Local activation of coagulation and inhibition of fibrinolysis in the lung during ventilator associated pneumonia
- 1Department of Intensive Care Medicine, Academic Medical Center, University of Amsterdam, Amsterdam, The Netherlands
- 2Laboratory of Experimental Internal Medicine, Academic Medical Center, University of Amsterdam
- 3Intensive Therapy Unit, John Radcliffe Hospital, Oxford, UK
- 4Department of Internal Medicine, Academic Medical Center, University of Amsterdam
- 5Department of Pathophysiology of Plasma Proteins, Central Laboratory of the Netherlands Red Cross Blood Transfusion Service, Amsterdam, The Netherlands
- 6Clinical Epidemiology and Biostatistics, Academic Medical Center, University of Amsterdam
- 7Department of Infectious Diseases, Tropical Medicine and AIDS, Academic Medical Center, University of Amsterdam
- Correspondence to:
Dr M J Schultz
Academic Medical Center, University of Amsterdam, Department of Intensive Care Medicine, C3-329, Meibergdreef 9, 1105 AZ Amsterdam, The Netherlands;
- Received 26 July 2003
- Accepted 6 August 2003
Background: Fibrin deposition is a hallmark of pneumonia. To determine the kinetics of alterations in local coagulation and fibrinolysis in relation to ventilator associated pneumonia (VAP), a single centre prospective study of serial changes in pulmonary and systemic thrombin generation and fibrinolytic activity was conducted in patients at risk for VAP.
Methods: Non-directed bronchial lavage (NBL) was performed on alternate days in patients expected to require mechanical ventilation for more than 5 days. A total of 28 patients were studied, nine of whom developed VAP.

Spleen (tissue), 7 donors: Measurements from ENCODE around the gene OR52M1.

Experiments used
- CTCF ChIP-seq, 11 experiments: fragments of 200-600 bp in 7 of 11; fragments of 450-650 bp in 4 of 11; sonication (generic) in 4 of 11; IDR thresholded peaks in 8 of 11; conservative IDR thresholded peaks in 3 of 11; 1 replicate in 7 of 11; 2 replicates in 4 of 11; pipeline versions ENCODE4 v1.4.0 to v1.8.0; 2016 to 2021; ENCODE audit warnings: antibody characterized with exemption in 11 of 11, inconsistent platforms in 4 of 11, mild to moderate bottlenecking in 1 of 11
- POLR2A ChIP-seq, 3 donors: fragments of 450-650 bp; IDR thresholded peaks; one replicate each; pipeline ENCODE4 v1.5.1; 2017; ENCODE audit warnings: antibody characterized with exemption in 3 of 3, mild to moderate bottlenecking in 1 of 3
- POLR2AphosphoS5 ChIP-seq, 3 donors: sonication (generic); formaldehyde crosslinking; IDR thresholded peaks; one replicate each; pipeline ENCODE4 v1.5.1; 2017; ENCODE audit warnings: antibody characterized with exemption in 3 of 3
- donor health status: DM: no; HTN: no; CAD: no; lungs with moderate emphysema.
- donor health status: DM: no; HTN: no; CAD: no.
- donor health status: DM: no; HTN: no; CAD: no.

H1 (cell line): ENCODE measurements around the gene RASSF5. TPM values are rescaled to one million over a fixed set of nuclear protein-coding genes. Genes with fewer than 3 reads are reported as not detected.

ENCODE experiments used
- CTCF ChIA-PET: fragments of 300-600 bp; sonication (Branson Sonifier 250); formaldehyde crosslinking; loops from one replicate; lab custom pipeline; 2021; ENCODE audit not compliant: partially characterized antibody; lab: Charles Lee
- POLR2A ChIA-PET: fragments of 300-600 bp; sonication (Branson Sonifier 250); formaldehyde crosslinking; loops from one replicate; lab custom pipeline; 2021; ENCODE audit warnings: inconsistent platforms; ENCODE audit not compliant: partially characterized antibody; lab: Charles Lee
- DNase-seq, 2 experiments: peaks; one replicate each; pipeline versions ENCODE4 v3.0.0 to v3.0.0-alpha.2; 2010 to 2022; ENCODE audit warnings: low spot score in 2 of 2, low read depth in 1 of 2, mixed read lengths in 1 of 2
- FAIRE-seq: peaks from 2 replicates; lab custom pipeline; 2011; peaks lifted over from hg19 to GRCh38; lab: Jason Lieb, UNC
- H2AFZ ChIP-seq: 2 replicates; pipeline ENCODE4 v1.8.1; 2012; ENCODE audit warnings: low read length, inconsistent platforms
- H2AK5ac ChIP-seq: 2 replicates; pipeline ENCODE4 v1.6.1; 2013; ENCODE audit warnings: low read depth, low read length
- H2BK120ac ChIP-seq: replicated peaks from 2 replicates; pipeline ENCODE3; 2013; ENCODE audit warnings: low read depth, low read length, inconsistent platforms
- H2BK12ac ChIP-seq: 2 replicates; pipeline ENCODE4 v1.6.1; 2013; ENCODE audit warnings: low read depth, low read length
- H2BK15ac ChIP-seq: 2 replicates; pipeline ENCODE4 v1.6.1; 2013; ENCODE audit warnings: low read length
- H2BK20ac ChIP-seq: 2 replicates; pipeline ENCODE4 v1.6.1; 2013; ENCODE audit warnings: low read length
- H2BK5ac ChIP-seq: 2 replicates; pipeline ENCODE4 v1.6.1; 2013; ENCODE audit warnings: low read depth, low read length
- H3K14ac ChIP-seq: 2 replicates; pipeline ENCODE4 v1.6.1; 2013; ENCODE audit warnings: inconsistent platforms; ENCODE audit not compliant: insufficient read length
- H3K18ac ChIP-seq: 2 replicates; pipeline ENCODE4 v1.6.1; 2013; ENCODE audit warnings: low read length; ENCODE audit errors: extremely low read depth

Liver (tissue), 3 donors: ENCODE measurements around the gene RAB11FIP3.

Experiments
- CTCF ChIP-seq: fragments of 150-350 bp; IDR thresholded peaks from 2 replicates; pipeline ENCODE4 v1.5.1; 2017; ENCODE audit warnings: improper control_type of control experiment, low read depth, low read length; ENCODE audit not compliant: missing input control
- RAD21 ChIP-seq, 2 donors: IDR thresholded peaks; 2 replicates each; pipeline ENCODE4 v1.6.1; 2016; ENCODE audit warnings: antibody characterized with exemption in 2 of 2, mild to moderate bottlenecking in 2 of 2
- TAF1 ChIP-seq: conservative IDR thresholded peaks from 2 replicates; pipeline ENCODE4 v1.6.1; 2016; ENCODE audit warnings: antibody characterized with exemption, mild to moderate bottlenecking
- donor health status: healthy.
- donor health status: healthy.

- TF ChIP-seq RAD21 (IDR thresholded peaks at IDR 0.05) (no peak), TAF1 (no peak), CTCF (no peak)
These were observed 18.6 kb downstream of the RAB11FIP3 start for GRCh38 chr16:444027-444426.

Results: In patients who developed VAP a significant increase in thrombin generation was observed in the airways, as reflected by a rise in the levels of thrombin-antithrombin complexes in NBL fluid accompanied by increases in soluble tissue factor and factor VIIa concentrations. The diagnosis of VAP was preceded by a decrease in fibrinolytic activity in NBL fluid. Indeed, before VAP was diagnosed clinically, plasminogen activator activity levels in NBL fluid gradually declined, which appeared to be caused by a sharp increase in NBL fluid levels of plasminogen activator inhibitor 1.
Conclusion: VAP is characterised by a shift in the local haemostatic balance to the procoagulant side, which precedes the clinical diagnosis of VAP.
- NBL, non-directed bronchial lavage
- PAA, plasminogen activator activity
- PAI-1, plasminogen activator inhibitor type 1
- TATc, thrombin-antithrombin complexes
- TF, tissue factor
- t-PA, tissue type plasminogen activator
- u-PA, urokinase type plasminogen activator
- VAP, ventilator associated pneumonia
This study was funded in part by the Oxford Health Services Research Committee (research project number 593).